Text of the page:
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    Friday, 5 February 2010

    Has the worm turned? tabloid understandings of privacy law

    Yesterday offered two very interesting demonstrations of the changed perceptions of the strictures of privacy law in the wake of the withdrawal of the John Terry superinjunction (at least as interpreted by tabloid newspapers).

    First, you may recall that over Christmas the Sun carried a story about a premier league football manager who had visited a masseuse/brothel. At that point they felt unable to name the person in question. Yesterday, explicitly because they no longer considered themselves "banned from revealing the culprit's identity by creeping privacy laws based on the Human Rights Act", they named Avram Grant the person in question. Today they have some video and photos of the inside of the property in question (although notably not of events on the day in question that would by any interpretation leave them in the proverbial).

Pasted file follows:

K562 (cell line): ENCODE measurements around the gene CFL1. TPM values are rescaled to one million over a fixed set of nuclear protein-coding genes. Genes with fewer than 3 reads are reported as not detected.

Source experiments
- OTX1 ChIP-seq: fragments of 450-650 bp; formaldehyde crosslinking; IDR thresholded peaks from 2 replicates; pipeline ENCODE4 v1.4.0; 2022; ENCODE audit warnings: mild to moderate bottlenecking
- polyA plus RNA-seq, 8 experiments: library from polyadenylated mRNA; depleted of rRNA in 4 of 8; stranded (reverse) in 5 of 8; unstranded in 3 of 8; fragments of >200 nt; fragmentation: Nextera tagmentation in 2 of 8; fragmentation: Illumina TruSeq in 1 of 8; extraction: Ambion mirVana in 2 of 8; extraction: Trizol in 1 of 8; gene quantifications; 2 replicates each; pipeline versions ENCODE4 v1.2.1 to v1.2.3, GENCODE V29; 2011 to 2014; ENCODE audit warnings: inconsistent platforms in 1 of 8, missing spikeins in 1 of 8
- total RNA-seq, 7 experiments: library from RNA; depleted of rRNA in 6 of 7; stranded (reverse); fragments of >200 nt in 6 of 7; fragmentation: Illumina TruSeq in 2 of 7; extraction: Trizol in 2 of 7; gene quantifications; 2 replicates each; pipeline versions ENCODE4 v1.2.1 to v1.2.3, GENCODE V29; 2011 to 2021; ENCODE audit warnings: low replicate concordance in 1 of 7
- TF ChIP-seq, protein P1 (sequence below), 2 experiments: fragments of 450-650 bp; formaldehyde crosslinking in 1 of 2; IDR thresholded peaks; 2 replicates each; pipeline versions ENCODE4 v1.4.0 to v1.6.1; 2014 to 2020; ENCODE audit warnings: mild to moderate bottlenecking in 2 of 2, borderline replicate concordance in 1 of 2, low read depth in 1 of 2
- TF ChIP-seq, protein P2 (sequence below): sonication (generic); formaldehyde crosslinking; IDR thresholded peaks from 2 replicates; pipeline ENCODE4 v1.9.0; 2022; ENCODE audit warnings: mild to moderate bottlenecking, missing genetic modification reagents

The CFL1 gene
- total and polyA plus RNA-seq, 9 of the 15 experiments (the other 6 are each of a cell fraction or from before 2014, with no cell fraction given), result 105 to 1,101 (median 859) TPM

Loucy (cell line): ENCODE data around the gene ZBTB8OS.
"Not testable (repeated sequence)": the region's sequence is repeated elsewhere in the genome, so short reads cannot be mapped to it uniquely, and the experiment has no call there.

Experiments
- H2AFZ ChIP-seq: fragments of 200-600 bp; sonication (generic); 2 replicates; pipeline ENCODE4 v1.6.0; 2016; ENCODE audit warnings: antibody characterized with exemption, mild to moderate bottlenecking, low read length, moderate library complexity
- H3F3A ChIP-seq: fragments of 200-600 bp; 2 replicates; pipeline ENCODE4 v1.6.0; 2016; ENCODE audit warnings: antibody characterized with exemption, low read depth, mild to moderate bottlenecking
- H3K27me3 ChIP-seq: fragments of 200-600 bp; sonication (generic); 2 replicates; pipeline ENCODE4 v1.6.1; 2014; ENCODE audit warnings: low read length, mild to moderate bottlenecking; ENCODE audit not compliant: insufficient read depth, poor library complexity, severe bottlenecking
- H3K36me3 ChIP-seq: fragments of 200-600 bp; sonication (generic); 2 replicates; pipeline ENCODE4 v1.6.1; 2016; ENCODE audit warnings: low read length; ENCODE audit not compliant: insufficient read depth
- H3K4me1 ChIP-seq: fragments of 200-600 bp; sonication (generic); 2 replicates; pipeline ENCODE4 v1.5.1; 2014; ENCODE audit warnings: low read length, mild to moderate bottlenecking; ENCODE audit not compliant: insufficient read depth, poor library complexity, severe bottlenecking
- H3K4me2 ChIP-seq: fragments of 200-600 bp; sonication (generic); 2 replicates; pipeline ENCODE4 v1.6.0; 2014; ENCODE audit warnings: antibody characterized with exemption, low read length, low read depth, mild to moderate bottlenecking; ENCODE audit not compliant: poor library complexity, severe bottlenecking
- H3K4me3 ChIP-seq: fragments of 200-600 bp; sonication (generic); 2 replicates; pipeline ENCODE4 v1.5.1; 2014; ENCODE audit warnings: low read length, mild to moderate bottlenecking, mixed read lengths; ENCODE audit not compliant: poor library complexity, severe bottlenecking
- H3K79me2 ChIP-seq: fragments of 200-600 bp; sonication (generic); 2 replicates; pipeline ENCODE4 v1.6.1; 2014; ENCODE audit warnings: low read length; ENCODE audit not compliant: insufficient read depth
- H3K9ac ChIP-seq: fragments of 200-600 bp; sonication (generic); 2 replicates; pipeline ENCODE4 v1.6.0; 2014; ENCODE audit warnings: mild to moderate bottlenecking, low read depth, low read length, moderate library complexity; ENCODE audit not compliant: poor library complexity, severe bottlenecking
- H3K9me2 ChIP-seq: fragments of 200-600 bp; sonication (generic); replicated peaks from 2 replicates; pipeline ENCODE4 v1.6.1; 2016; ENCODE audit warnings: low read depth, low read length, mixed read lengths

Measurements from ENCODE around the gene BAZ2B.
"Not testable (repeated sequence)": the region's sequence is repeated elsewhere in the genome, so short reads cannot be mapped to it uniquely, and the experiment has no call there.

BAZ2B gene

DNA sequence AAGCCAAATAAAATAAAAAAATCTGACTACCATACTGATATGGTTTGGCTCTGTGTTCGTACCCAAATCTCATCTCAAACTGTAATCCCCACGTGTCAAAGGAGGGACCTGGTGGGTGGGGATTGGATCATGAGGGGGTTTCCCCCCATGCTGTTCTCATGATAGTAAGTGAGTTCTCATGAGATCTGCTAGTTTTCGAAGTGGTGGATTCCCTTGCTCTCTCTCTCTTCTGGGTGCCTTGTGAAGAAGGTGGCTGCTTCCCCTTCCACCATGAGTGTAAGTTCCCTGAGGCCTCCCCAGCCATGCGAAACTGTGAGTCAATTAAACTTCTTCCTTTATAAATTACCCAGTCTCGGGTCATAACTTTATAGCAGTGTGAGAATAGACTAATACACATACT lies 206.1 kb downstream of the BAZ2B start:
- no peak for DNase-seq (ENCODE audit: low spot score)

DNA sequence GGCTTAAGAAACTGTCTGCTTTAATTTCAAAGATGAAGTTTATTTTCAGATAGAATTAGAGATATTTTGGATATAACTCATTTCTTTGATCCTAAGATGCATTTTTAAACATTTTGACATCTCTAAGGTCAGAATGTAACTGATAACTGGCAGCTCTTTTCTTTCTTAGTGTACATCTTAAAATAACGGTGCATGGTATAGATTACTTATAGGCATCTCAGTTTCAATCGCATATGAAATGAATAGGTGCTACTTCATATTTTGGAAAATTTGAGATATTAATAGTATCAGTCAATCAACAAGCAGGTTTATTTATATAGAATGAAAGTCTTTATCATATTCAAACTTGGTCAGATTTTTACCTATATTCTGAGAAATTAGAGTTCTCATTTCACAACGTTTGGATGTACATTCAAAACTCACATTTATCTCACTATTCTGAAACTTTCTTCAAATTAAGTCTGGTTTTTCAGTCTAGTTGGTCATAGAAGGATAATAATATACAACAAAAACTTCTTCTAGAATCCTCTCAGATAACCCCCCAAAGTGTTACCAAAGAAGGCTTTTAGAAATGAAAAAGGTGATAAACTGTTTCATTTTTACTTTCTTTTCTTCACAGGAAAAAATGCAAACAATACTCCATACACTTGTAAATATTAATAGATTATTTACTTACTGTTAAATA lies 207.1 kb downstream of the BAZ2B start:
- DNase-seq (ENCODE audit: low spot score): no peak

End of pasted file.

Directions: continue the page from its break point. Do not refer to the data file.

Grant's wife indicated that they were not interested in bringing an action. Perhaps they should. If the Grants do not, then perhaps Eidur Gudjohnsen will. The Sun went on yesterday to name him as a further lover of Vanessa Perroncel. Ultimately, the current rash of expose behaviour is bound to lead, sooner or later, to further court consideration of what Article 8 requires. In the meantime, it seems that the tabloids are hoping to exploit the ambivalence in Mr Justice Tugendhat's nuanced discussion last week.


    Anonymous said...

    I had heard that the shift in position re the Avram Grant story was due to the launch of a police investigation, and hence the emergence of a putative public interest defence to the privacy point. Maybe this was wrong - certainly the ensuing practice of the tabloids (esp. the Sun) has suggested that there is in fact a change in policy. See further on this, the following: John Terry case: the aftermath - the lack of definition in privacy laws led to John Terry's failed superinjunction and a rash of new scandals concerning celebrities such as Ashley Cole and Vernon Kay

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